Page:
The Joker in Mask of the Phantasm

The Best Joker Origin Movie? Mask Of The Phantasm, Of Course.

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I guess there’s a movie out about the Clown Prince of Crime this weekend? You might have heard about the director saying some very dumb things about comedy, and other issues, but honestly it’s completely understandable if you forgot about that movie, since the best exploration of the Joker’s past was put into cinemas over twenty five years ago.

I’m talking of course about Batman: Mask of the Phantasm, the film spawned by the best version of the Dark Knight ever, Batman: The Animated Series. Released in 1993, the film was everything discerning audiences loved about the animated series, and more. It was beautifully animated and a little more violent and adult than the afternoon cartoon: there’s a lot of gunfire, blood, and violence and it’s also heavily implied that Bruce Wayne has – gasp – sex with an old flame.

Mask of the Phantasm is about Batman’s past – his struggle to keep his vow to defend the city, the things he’s given up and lost to his mission. It’s a great movie, because unlike most Batman films, it’s actually about Bruce Wayne (Kevin Conroy) as a person and his struggles and trials. It contrasts Bruce with his lost love, Andrea Beaumont (Dana Delaney), who gives herself over entirely to vengeance.

The Batmobile under the Bat signal in Batman: Mask of the Phantasm

But the master stroke of the film is that the real villain isn’t the titular Phantasm, it’s Mark Hamill’s deranged and dangerous Joker, and the subtle ways the movie gets into the Joker’s backstory. Batman: The Animated Series, was very loosely based on the Batman and Batman Returns films by Tim Burton, at least in terms of a few of the character backstories – specifically, for the Joker. He was once a low level mobster by the name of Jack Napier who was thrown in a vat of acid, same as Jack Nicholson’s version in Batman.

Mask of the Phantasm doesn’t get into the acid, or Batman’s role in that, instead it’s one of the few version of the Joker where we see what he was like before he was acid-washed, and, like Burton’s Batman, it makes the case that Joker was always a terrible human. Getting into the Joker’s story in contrast to Bruce and Andrea’s is brilliant, because it shows the spectrum of morality – from Bruce’s code of ethics, to Andrea (she’s the Phantasm, by the way, if you don’t remember) an her willingness to to kill, all the way to the horror of the Joker.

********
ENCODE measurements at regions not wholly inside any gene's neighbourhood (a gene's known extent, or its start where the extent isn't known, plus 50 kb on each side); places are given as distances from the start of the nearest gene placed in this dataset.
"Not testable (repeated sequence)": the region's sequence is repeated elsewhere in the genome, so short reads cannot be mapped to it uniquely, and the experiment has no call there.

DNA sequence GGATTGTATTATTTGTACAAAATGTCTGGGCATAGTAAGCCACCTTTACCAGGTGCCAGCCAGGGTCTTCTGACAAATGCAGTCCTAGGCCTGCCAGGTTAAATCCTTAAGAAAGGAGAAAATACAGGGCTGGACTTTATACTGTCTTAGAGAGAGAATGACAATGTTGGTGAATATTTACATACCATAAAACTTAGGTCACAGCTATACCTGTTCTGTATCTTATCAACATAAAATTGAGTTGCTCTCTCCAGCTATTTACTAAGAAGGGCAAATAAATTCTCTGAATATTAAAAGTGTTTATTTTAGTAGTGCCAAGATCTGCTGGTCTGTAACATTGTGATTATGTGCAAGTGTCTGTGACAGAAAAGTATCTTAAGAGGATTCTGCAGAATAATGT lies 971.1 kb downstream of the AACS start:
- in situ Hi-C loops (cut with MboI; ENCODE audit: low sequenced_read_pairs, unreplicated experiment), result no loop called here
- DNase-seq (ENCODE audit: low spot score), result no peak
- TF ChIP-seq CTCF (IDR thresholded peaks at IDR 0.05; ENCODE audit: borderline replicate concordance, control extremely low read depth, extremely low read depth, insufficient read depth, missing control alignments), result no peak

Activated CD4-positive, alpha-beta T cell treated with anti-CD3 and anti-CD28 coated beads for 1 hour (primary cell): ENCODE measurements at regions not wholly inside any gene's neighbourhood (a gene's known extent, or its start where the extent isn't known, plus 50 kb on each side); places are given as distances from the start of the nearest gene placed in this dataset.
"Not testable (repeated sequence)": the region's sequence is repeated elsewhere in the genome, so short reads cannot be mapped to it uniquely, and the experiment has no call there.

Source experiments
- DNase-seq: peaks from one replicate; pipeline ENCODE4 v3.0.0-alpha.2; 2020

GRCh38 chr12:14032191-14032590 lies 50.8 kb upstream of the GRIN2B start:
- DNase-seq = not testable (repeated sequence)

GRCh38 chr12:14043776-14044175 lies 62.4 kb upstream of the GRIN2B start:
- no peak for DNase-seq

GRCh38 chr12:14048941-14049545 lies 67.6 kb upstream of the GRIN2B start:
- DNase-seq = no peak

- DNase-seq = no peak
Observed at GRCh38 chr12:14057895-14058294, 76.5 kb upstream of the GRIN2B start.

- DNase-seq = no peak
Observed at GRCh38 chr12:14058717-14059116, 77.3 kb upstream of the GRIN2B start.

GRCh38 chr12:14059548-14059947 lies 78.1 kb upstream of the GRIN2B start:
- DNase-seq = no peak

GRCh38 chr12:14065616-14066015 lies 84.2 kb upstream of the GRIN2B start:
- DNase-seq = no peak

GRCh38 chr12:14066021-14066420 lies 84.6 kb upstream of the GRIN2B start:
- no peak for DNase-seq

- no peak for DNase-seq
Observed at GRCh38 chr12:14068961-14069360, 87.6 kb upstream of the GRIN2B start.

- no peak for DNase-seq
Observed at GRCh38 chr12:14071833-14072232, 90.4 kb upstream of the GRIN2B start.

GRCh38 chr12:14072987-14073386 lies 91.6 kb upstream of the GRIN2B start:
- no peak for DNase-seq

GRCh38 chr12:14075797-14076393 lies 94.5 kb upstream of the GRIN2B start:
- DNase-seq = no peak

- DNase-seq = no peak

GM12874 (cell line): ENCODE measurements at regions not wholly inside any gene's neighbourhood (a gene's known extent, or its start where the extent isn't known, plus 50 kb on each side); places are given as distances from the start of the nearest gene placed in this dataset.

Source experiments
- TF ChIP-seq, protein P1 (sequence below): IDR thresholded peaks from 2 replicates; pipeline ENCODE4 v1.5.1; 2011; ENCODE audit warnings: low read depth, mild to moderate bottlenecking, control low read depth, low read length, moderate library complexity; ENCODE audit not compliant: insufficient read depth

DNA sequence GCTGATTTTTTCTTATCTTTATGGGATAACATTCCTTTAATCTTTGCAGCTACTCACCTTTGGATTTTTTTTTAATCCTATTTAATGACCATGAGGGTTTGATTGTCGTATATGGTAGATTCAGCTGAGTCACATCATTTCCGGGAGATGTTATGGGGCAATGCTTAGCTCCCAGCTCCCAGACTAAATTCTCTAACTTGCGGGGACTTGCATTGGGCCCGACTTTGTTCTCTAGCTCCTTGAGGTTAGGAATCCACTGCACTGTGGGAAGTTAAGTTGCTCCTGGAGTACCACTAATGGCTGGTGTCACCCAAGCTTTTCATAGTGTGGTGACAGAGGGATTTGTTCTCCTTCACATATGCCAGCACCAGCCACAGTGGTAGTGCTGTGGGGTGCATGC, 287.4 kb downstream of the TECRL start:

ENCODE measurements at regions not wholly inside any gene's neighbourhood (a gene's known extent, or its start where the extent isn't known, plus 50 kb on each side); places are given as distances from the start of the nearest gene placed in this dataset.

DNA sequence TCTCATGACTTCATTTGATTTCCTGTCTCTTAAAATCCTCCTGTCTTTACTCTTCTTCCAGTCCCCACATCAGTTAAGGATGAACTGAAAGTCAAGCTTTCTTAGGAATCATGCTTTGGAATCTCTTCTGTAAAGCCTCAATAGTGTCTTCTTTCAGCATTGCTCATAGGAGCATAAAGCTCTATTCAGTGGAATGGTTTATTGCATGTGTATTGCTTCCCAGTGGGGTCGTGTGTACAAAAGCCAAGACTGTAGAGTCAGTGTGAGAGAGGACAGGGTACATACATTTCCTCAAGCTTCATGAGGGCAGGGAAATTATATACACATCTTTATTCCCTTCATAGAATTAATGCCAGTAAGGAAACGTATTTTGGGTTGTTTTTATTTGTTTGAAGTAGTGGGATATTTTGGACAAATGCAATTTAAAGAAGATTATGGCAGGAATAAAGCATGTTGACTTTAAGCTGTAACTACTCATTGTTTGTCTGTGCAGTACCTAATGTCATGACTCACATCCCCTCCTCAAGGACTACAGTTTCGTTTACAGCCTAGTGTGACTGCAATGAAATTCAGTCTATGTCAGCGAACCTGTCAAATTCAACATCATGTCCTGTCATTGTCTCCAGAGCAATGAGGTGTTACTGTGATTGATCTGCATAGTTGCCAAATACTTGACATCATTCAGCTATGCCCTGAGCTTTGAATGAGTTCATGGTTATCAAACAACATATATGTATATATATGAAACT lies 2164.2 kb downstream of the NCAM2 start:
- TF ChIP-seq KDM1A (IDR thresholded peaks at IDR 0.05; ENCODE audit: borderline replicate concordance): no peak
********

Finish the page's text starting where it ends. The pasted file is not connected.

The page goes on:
The Joker is a great character because he’s a dark mirror and a perfect foil to a man who lives by moral code. But when he’s removed from his context and treated as a victim rather than a villain, he loses his punch. The animated Joker was a mob hitman and murderer who enjoyed crime before he went white and green. He’s chaos in contrast to the order Batman represents, complete amorality in the face of justice. And that’s terrifying.

I can’t stress enough how well Mask of the Phantasm does the Joker. He doesn’t show up until nearly halfway through the movie and yet he manages to nearly steal it away from under Bruce’s nose. He’s completely unpredictable, going from funny to scary to silly to homicidal in seconds without missing a beat. Mark Hamill is perfect, from his screaming laughter to his terrifying growls, and the slightly more adult tone of the movie allows the Joker to be even creepier and scarier. (He also implies he’s going to have sex with a killer robot, so that’s fun!).

Joker is the greatest comic book villain because he is and always will be nothing but a villain. He’s not redeemable. He’s not predictable. He’s pure id and chaos. Heath Ledger’s version in The Dark Knight tapped this well in a grittier way: his Joker was a man that just wanted to see the world burn, but Hamill’s version is even scarier, because he’s having so much gleeful fun doing it and can still turn on a dime to murder and terrify. He’s a madman set lose who has always been on the dark side.

That’s why Mask of the Phantasm‘s Joker backstory works so well. It doesn’t explain or justify the Joker. He just is and always was a villain. The face and the laugh are just window dressing, an expression of an evil that was always there. And it’s amusing, manic, gleeful evil – not pedestrian, downtrodden man pain and suffering. And that’s the purpose of comic book and cartoon villainy. The characters are archetypes of the things we fear, like complete moral apathy.

The Joker here isn’t scary because of what he believes, he’s terrifying because he believes in nothing. A man with no morals (much like the one in the white house, had to say it) is far more frightening than a man with a tragic backstory we can in some way sympathize with. Even so, I can’t decide which is scarier: the Joker as a victim of the cruelty of society or a Joker who is cruelty. But one thing is for sure, both are perfect villains because they represent something that might never, truly, be defeated.

(images: Warner Brothers)

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Author
Jessica Mason
Jessica Mason (she/her) is a writer based in Portland, Oregon with a focus on fandom, queer representation, and amazing women in film and television. She's a trained lawyer and opera singer as well as a mom and author.